Any “red flag” on your resume can lead to an automatic disqualification so I’ve put together a list of some of the more common issues to avoid.
Losing a job basically sucks. It’s a debilitating experience that takes an emotional and financial toll. Many experts rank the experience as similar to going through a divorce and just below the death of a spouse.
Your job isn’t just something you do. It’s inextricably tied to who you are. The work you do and the people you work with can provide a deep sense of belonging. Now more than ever, certain jobs – like those labeled as “essential” positions that recognize all the brave men and women who have worked tirelessly throughout the pandemic to serve the greater community – provide a deep sense of service and contribution to society; and when you go “above and beyond” the expectations of your job in a way that directly benefits your employer, you experience a great sense of achievement and personal growth.
When you really break down all the ways a job contributes to your sense of self and productivity, it’s easy to see that a job can be much more than a paycheck. That’s why a sudden job loss hits so hard and leave you feeling uncertain, lost, depressed, and defeated; not to mention any financial implications.
Processing your emotional response to any loss is the key to moving past it. These steps can help get you moving forward so you’re ready to embrace your next job opportunity.
Let It Out
Find someone you trust to talk about what you’re going through and how you feel. As I mentioned before, a job loss involves a grieving process; and this process typically include the following stages:
- Shock (“How could this happen to me?”)
- Anger (“I was completely loyal to that company and this is the thanks I get?”)
- Resistance/Bargaining (“I’ll talk to someone about this to see if I can convince them to reconsider.”)
- Acceptance (“I really need to get on top of finding a new job now.”)
- Help (“I need to find someone to help me write my resume and/or find a job.”
A smooth transition to your next opportunity depends on your ability to achieve the closure necessary to move forward. A few questions to consider:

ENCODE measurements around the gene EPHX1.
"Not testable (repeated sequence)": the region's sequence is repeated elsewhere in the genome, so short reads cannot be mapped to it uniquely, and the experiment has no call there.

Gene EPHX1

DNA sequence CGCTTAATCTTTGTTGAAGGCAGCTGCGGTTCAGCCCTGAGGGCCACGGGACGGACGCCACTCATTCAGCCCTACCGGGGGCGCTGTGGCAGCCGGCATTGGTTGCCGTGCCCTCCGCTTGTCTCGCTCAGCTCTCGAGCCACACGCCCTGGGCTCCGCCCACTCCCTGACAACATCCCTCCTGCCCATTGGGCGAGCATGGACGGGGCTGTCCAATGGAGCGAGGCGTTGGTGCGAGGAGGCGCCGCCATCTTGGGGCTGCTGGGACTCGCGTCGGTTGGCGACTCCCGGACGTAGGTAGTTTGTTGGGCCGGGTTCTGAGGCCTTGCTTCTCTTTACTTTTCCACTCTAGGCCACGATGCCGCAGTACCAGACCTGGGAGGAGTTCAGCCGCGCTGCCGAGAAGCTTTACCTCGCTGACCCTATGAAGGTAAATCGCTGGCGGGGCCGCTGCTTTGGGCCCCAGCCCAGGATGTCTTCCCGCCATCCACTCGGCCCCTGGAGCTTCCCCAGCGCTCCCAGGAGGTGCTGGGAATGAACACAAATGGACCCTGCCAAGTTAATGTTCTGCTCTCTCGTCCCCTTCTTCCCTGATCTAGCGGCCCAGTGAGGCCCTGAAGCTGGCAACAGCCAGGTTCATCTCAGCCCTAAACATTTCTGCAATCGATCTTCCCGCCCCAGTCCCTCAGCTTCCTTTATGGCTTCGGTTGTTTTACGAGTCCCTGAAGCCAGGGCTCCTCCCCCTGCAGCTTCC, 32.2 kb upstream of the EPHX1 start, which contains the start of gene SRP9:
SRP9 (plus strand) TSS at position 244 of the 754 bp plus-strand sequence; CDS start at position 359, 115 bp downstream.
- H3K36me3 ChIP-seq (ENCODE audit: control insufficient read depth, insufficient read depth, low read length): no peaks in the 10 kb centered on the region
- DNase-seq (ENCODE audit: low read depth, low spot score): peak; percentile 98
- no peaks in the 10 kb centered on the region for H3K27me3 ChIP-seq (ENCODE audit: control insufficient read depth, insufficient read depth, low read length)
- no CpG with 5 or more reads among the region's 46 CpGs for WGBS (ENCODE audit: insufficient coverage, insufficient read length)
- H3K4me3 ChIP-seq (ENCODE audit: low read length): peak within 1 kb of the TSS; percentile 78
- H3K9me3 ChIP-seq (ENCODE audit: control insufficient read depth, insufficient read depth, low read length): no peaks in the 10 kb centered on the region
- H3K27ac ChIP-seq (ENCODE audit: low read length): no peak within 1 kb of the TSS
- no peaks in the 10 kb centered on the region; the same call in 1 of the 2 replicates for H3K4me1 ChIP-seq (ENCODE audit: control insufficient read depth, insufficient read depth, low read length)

- Is there a co-worker, client, vendor, etc. that you’d like to say goodbye to or maintain a relationship with?
- What is the best way to maintain this relationship(s) going forward?
- Is there anyone you need to forgive or apologize to?
- Are you prepared to embrace the changes to come and move forward?
Don’t shut everyone out and suffer alone Surround yourself with people that really care about you to provide support as you move through the disappointment to listen to you, distract you, and remind you that another opportunity will come.
Don’t Get Stuck in Self-Defeat
As important as it is to allow yourself to experience the loss, it’s equally important to move on within an appropriate length of time. Take time to evaluate your career and figure out your next move, but don’t wait so long that you miss out on a new opportunity. You survived a layoff or getting fired, but you still have the strengths, skills, and experience companies are searching for. You might find an even better opportunity.
Now be honest… is the resume and cover letter you’ve been submitting for jobs getting you noticed? What about your LinkedIn? Are you receiving invitations to interview? If not, we should talk! Contact me by phone: 1-866-562-0850 or email: email@example.com for a NO COST, NO OBLIGATION 15-minute consultation.